DVD
Dr Who Collector's Edition (Two Discs)

Starring: Peter Cushing
Warner Home Video
RRP 24.99
D038470
Certificate: U
Available now

 


Scientist Dr. Who's new invention - TARDIS - transports him, his grand-daughters Barbara and Susan, and Barbara's boyfriend Ian to an alien planet devastated by nuclear war. There they encounter mutated metal monsters: the Daleks! TARDIS's second trip is no less terrifying, carrying Dr. Who, his niece Louise, Susan and a hapless policeman called Tom Campbell to the year 2150, where the travellers find that the Earth has been invaded by Daleks...

No, that's not a typo. I really did abbreviate "Doctor Who" to "Dr. Who"! That's because in these two theatrical movies from 1965 and 1966 respectively, Peter Cushing does not play the alien Doctor of the famous BBC television series, whose real name is still the subject of some debate, but an eccentric human inventor whose surname really is Who.

The tone of both movies is considerably lighter than that of the black-and-white William Hartnell serials upon which they are based. Cushing plays a far less severe Doctor than Hartnell, having more in common with later incarnations of the Time Lord. Additional light relief is provided in Dr. Who and the Daleks by Roy Castle as Ian, a pratfalling clumsy coward who makes good. Inheriting his comedic mantle in the second film, Daleks - Invasion Earth 2150 A.D. is another BBC children's television stalwart, Bernard Cribbins, who earns a lot of audience sympathy as the personable PC Tom Campbell. Even so, the latter movie, with its devastated London and more murderous Daleks, is decidedly the bleaker of the two.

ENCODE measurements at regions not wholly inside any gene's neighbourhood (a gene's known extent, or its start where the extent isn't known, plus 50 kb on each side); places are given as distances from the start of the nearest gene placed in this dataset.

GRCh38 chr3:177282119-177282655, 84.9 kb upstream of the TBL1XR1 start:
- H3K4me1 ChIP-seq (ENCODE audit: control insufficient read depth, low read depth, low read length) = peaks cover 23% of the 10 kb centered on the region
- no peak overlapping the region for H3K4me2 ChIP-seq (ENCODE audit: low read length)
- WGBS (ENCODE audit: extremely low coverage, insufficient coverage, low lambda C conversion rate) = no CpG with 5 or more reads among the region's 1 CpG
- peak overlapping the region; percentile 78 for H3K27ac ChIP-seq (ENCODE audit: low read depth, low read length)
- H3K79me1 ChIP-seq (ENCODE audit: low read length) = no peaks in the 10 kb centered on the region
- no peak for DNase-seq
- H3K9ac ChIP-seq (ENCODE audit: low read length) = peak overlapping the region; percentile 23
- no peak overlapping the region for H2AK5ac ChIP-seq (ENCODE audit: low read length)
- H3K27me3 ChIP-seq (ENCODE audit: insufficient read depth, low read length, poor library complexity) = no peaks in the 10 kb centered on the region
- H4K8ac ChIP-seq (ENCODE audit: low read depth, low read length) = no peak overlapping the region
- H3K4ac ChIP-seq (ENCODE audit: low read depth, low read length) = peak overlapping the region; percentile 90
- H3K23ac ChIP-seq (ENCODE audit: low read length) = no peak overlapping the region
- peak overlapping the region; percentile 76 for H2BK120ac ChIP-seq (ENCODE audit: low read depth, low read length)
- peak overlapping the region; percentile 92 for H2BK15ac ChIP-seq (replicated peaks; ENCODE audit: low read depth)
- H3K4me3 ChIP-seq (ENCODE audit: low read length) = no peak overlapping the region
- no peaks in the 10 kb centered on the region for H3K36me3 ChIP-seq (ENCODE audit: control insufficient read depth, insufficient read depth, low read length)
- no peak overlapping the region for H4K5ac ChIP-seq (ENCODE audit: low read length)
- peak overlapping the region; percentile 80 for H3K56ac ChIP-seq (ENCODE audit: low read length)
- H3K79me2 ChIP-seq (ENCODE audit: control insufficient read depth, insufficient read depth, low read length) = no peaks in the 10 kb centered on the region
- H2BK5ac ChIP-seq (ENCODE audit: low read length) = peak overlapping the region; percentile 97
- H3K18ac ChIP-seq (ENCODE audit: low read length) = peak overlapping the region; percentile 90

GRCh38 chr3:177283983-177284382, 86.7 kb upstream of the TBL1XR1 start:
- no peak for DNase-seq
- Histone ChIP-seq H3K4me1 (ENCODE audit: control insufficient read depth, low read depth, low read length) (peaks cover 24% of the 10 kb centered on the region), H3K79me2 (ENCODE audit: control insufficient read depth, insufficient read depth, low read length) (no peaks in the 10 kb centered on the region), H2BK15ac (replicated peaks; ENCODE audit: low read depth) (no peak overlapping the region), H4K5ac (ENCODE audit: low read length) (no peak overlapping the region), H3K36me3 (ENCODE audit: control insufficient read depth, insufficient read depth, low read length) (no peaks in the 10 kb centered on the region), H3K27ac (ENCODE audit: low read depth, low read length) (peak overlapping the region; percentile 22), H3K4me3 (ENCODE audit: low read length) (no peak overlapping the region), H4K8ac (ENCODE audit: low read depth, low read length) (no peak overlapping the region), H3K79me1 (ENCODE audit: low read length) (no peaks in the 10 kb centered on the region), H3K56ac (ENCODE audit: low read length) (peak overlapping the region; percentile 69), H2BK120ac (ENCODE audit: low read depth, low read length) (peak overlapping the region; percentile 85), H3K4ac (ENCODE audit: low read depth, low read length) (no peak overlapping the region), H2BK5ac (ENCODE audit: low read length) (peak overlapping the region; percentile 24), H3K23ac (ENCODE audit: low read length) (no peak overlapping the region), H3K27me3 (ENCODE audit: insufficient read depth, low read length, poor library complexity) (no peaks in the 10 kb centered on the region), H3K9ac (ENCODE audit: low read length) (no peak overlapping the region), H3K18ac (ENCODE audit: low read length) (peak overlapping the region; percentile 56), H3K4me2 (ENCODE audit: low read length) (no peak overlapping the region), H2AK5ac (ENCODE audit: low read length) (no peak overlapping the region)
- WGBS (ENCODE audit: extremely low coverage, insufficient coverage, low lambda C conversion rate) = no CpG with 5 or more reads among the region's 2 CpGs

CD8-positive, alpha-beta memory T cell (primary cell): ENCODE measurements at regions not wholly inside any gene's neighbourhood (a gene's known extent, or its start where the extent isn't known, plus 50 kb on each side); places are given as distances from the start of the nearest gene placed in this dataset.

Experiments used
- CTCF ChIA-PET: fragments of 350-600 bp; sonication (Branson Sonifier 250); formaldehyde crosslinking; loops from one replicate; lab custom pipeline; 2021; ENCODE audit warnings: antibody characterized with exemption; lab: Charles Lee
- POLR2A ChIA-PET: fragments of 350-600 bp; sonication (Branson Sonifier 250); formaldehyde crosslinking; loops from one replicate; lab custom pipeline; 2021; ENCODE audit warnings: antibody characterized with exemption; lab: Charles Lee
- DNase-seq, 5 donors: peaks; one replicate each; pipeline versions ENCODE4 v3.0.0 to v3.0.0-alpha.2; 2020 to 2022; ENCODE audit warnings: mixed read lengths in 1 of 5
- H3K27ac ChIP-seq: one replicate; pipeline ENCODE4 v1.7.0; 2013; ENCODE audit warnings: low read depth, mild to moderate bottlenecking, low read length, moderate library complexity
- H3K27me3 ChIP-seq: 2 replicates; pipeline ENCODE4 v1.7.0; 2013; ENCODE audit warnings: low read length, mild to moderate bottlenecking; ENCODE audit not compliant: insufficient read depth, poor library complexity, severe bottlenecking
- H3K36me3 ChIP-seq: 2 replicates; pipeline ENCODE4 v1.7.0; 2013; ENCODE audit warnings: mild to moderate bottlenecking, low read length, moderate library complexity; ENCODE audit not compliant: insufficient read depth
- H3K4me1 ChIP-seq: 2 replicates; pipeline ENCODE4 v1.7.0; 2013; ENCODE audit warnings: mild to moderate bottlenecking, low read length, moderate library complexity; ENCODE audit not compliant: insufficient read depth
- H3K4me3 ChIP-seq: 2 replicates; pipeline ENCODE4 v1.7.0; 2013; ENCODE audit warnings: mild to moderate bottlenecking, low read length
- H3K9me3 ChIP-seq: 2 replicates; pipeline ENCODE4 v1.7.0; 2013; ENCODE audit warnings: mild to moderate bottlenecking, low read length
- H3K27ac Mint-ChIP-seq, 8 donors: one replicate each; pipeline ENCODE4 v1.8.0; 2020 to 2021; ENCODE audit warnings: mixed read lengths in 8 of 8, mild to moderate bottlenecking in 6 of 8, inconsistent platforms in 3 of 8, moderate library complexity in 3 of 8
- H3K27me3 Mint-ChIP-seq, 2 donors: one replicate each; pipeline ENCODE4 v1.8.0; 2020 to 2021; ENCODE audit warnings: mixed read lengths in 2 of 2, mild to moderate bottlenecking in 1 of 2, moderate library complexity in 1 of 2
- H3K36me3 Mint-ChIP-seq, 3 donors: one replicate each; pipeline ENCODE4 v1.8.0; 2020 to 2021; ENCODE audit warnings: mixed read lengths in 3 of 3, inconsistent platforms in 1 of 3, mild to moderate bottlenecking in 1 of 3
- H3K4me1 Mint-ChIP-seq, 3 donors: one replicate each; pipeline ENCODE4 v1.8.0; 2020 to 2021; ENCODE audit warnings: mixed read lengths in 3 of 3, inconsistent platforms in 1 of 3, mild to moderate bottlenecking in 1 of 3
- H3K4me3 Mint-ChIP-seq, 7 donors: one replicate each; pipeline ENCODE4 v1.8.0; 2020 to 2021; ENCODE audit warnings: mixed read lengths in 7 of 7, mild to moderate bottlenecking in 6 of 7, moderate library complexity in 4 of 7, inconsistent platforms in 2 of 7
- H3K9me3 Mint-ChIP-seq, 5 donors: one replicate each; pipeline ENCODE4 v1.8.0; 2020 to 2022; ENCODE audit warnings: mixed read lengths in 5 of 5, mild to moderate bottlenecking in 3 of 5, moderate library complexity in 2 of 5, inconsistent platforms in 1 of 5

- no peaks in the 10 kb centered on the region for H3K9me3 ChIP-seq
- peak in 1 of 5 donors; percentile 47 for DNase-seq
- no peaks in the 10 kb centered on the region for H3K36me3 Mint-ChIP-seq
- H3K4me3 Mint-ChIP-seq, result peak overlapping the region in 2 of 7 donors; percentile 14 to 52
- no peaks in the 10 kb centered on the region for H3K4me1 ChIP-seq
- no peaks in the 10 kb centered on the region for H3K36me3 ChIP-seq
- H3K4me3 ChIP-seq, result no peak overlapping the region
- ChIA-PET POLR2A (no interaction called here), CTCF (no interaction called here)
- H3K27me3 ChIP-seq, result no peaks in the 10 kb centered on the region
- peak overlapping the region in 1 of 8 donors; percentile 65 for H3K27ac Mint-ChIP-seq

Both screenplays are extensively condensed from their source material, especially in the case of Dr. Who and the Daleks, which is adapted from a seven-part (that is, 175 minute) serial, The Daleks. The plots to the movies therefore unfold at a cracking pace, although 2150 A.D. seems less rushed, since it is based upon a rather sluggish six-parter, The Dalek Invasion of Earth.

Unfortunately, the high definition of Technicolor and Techniscope clearly reveals just how un-futuristic 2150 looks, even when you bear in mind that the planet has been ravaged by Daleks. Both the fashions and the signs on the London Underground are unmistakably of 1960s origin. One wonders why writer/co-producer Milton Subotsky didn't just have the Daleks invade 1966, or some less distant future. The "special" effects at the end of 2150 A.D. are also rather disappointing - the model of a burning building is far too small, and the flames are therefore clearly out of scale. Another design disaster was the decision to put eye shadow and false eyelashes on the Thal males in Dr. Who and the Daleks.

Nevertheless, there are plenty of spectacular visuals to be enjoyed, from the first movie's impressive metal city (the sets for which were actually made from plastic) to dangerous-looking stunts galore in the second film. The additional Dalekmania documentary on the first disc reveals just how dangerous a couple of those stunts actually were. The Daleks themselves have never looked better on screen.

The film prints retain a few marks and specks of dirt here and there, but generally they look very good for their age, and the conversion to DVD has retained an exceptional level of fine detail. Unlike on the American disc the cool pre-titles sequence of Daleks - Invasion Earth 2150 A.D. is in its correct position before the opening credits!

Special features include two exciting trailers, DVD-ROM presentations of the original theatrical campaign brochures to both movies, an audio commentary for Dr. Who and the Daleks by Jennie Linden (Barbara) and Roberta Tovey (Susan), and the documentary Dalekmania. Directed by Kevin Davies, who also gave us the affectionate Thirty Years in the TARDIS, this 57-minute documentary truly captures the whimsical spirit of the Dalek movies. Watch out for an appearance by Davros himself - the late Michael Wisher - as a sinister cinema commissionaire.

This is an excellent presentation of two enjoyable family movies. As Cushing's Dr. Who might say, "highly advanced"!

Richard McGinlay


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